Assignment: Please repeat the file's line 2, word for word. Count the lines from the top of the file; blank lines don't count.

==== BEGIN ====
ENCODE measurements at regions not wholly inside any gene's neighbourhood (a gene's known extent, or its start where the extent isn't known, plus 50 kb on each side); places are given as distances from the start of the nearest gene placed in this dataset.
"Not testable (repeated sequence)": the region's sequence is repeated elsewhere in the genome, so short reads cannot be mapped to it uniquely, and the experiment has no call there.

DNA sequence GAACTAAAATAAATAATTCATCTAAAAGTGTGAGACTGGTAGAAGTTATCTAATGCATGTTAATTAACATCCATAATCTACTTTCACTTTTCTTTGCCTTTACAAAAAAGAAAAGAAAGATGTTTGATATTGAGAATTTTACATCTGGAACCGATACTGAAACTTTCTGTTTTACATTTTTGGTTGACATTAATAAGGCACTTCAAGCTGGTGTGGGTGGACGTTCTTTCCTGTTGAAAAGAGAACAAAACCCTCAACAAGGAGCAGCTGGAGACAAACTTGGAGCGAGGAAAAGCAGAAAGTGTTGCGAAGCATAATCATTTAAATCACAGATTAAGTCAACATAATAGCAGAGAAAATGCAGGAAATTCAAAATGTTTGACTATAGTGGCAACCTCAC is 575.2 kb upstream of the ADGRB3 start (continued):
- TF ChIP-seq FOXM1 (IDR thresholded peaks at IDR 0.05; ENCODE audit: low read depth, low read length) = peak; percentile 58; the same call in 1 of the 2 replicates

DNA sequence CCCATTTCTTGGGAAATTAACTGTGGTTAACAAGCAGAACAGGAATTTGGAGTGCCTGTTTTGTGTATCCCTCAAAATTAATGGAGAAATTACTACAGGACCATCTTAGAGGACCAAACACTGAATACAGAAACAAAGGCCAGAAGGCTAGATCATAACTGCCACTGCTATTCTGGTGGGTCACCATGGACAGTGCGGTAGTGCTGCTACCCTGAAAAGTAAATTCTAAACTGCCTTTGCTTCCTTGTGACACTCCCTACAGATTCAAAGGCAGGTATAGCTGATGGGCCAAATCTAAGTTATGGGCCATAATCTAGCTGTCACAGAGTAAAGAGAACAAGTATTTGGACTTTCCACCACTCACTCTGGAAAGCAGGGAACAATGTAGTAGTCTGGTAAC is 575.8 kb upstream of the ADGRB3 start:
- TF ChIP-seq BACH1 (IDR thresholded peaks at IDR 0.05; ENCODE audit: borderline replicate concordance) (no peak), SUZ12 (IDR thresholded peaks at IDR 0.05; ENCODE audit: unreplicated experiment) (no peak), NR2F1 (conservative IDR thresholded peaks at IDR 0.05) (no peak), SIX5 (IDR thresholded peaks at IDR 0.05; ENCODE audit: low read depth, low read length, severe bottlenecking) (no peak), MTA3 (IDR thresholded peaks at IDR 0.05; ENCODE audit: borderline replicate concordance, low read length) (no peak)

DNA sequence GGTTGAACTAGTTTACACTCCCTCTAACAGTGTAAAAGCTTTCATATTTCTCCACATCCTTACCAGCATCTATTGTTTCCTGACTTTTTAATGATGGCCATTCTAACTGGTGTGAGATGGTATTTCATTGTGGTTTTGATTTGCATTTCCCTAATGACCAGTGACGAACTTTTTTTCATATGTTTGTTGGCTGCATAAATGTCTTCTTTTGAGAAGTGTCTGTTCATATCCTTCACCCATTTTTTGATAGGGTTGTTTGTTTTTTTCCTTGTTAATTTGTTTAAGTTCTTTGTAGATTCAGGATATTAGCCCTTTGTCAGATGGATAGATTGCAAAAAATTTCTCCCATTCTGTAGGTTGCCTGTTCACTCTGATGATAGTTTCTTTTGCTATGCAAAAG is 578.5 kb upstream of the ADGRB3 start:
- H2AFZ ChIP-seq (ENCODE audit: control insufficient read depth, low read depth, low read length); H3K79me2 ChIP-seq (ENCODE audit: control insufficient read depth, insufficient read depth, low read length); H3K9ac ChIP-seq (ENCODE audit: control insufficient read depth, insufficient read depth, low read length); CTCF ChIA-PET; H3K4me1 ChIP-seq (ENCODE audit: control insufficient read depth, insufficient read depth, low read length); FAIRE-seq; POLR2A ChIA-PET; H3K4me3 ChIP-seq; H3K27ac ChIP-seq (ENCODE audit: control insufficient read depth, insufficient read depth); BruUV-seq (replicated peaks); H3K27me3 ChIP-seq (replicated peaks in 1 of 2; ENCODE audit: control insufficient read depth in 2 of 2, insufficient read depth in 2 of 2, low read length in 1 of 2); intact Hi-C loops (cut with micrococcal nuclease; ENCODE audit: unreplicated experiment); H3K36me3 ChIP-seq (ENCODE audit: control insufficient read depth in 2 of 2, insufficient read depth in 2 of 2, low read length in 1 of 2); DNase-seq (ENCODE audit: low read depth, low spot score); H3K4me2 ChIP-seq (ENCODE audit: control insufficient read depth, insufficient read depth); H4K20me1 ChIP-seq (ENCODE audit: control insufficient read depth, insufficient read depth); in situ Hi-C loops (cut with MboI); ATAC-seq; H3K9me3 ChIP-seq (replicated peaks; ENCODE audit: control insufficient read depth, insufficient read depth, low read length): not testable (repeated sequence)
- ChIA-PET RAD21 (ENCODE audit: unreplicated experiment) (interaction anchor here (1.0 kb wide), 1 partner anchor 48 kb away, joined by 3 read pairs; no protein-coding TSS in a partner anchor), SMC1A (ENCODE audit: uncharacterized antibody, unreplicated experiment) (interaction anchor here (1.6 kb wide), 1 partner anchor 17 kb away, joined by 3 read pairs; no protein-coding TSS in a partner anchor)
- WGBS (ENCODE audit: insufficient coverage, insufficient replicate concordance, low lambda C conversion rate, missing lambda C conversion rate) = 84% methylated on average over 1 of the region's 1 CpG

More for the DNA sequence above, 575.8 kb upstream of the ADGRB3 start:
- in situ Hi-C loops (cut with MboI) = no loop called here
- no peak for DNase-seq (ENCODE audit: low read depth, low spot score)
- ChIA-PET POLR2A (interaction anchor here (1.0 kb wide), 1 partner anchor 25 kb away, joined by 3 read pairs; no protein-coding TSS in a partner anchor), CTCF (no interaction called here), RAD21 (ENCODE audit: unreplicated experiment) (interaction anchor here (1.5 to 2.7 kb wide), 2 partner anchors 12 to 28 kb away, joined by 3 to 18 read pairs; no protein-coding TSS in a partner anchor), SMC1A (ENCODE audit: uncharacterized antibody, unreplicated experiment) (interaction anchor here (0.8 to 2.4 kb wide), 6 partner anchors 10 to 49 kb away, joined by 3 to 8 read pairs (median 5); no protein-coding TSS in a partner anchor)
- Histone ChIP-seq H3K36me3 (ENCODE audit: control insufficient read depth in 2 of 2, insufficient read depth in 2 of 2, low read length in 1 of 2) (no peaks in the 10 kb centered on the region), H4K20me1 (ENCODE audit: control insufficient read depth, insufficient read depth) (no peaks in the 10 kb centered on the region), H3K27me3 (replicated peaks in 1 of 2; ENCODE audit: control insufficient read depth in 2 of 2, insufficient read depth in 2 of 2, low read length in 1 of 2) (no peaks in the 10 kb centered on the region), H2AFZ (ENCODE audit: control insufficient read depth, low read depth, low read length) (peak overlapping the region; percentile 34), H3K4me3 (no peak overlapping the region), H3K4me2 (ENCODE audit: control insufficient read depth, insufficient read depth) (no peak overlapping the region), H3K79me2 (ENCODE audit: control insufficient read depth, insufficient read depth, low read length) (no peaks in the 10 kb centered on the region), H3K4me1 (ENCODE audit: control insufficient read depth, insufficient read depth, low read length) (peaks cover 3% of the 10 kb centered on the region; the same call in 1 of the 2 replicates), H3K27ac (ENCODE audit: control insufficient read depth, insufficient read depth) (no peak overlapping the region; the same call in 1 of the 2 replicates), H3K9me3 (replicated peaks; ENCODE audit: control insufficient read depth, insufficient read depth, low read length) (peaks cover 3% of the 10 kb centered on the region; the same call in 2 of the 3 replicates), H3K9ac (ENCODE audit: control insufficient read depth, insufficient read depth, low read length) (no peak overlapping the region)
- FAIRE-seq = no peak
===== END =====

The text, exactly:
"Not testable (repeated sequence)": the region's sequence is repeated elsewhere in the genome, so short reads cannot be mapped to it uniquely, and the experiment has no call there.